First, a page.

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LIV Advocacy

Every Issue

Cite as: July 2014 88 (07) LIJ, p.10

To represent the interests of members and the wider community, the LIV actively seeks to influence policy and legislation through lobbying and submissions to government, the courts and other bodies.

Access to Justice Section forum

The LIV convened a forum with councillors and section chairs to discuss the Productivity Commission’s draft report into Access to Justice and to consider its recommendations. The forum was chaired by LIV president Geoff Bowyer and attendees included Access to Justice chair and councillor Mark Woods. Subsequently, the LIV made a submission to the inquiry. Mr Bowyer also attended a public hearing and presented the LIV submission at a public hearing in June.

Budget briefing

LIV CEO Michael Brett Young attended the state post-budget breakfast with Treasurer Michael O’Brien. In a statement, the LIV expressed disappointment that the budget was too focused on punitive measures, while investment in justice and prevention was notably absent. Mr Bowyer welcomed a commitment to a new court house in Shepparton and increased commitment to the parole system.

Children’s Court

Mr Bowyer and Mr Brett Young met with the president of the Children’s Court Judge Peter Couzens.

Justice Elizabeth Curtain retires

Mr Bowyer and Mr Brett Young attended the retirement ceremony for Justice Curtain of the Supreme Court of Victoria. Mr Bowyer spoke on behalf of solicitors.

Law Week launch

Mr Bowyer and Mr Brett Young attended the launch of Law Week at the County Court of Victoria. Former Supreme Court judge Philip Cummins, who was made a Member (AM) in the general division of the Queen’s Birthday honours, outlined the program of activities. Acting Lord Mayor Susan Ryan also spoke about events planned.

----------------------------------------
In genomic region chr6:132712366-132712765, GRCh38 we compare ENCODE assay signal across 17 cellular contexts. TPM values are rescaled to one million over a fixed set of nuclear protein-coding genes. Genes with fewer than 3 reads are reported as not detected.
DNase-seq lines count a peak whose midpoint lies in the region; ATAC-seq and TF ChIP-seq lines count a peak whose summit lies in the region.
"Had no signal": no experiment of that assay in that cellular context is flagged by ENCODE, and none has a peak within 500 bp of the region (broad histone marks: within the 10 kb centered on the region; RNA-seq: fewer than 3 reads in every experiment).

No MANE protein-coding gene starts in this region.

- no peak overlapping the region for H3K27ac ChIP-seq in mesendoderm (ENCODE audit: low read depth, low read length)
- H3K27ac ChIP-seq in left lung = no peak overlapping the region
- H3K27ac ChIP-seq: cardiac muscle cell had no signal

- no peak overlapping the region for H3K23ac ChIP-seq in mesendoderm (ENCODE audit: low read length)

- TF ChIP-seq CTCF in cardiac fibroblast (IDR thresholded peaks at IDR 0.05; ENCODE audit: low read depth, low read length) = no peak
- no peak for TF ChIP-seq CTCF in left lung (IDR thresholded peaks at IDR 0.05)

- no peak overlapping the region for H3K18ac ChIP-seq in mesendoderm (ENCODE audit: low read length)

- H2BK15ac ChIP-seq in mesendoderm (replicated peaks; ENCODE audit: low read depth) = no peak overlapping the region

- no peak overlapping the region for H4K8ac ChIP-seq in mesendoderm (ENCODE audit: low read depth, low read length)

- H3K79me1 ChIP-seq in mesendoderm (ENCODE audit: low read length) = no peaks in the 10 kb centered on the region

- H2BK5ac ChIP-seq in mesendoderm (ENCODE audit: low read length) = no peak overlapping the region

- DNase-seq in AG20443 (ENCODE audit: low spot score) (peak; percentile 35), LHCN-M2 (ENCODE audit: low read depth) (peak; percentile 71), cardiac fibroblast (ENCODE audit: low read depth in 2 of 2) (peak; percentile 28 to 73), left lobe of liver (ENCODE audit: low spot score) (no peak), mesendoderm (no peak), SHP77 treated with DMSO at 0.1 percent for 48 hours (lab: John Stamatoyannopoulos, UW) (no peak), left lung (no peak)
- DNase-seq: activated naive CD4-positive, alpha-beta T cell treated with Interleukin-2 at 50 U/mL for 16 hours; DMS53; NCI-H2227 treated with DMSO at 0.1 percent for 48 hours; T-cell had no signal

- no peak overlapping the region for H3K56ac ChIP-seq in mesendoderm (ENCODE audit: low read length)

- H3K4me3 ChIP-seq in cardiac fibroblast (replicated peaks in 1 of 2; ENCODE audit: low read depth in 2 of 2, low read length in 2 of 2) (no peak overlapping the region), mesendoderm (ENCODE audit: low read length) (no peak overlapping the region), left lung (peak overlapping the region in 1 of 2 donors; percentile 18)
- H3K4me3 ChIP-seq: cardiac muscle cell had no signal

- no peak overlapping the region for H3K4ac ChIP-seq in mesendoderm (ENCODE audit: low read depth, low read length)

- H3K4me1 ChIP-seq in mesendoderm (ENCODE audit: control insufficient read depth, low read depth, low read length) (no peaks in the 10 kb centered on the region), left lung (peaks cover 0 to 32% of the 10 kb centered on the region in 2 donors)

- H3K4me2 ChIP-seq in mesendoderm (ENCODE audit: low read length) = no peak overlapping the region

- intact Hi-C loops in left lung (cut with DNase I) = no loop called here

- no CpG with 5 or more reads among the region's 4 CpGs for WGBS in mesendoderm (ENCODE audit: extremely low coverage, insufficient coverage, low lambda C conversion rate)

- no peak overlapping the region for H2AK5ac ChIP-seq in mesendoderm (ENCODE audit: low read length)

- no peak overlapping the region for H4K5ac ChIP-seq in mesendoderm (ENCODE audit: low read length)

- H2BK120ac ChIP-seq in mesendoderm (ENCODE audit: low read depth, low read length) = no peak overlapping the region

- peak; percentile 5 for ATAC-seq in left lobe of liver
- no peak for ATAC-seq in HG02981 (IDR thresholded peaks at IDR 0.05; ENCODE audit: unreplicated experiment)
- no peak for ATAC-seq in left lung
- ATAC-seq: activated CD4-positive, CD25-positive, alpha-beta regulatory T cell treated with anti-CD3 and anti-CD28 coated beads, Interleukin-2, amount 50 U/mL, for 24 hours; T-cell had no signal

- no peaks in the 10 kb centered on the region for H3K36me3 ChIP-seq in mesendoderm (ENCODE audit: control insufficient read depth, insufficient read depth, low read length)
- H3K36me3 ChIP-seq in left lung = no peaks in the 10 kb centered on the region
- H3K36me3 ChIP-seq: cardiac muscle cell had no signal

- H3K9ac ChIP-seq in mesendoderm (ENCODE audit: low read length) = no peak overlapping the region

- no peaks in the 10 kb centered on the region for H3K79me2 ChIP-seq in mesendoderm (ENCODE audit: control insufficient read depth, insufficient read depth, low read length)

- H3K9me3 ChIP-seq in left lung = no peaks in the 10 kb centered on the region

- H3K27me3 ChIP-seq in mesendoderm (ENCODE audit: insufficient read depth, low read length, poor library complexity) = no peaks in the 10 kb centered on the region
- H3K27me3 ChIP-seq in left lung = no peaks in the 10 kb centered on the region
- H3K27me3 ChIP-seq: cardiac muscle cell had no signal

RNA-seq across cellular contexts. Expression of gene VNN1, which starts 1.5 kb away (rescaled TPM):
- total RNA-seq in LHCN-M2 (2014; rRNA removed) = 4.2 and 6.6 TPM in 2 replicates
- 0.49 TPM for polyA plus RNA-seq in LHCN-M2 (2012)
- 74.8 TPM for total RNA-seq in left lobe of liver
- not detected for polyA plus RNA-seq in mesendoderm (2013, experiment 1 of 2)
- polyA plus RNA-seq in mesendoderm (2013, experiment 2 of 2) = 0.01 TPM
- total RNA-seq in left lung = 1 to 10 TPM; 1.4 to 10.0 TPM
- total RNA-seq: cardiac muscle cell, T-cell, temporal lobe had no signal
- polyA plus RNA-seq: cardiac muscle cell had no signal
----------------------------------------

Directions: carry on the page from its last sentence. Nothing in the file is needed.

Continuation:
Lawyers’ Koorie walk

The LIV and the Koorie Heritage Trust hosted a special tour of Melbourne’s Koorie culture and history during National Reconciliation Week. Mr Bowyer did the walk, which began in Flagstaff Gardens.

Opposition leader

Mr Bowyer and Mr Brett Young met with Opposition leader Daniel Andrews to discuss legal issues, including legal aid funding, in the lead-up to this year’s state election.

Sentencing Advisory Council forum on prisons

Mr Bowyer attended a 10th anniversary Sentencing Advisory Council (SAC) public forum on the role and value of prisons. Speakers included the SAC chair Arie Freiberg; Carmel Arthur who is a victim of crime and has worked with victims of crime; Neighbourhood Justice Centre Magistrate David Fanning and chief investigator for the Australian Justice Reinvestment Project at the University of New South Wales David Brown.

Shadow Attorney-General

Mr Bowyer attended a lunch with federal Shadow Attorney-General Mark Dreyfus QC and state Shadow Attorney-General Martin Pakula in Bendigo.

Suburban law association meetings

Mr Bowyer attended the Eastern Suburbs Law Association seminar and dinner, the Mornington Peninsula Law Association meeting and, with Mr Brett Young, the Western Suburbs Law Association meeting.

YLS hot topic: Children in immigration detention

Mr Bowyer attended this Young Lawyers Section event organised by YLS Community Issues Committee. The panel included Julian Burnside QC, National Children’s Commissioner Megan Mitchell and retired Supreme Court judge Frank Vincent AO QC.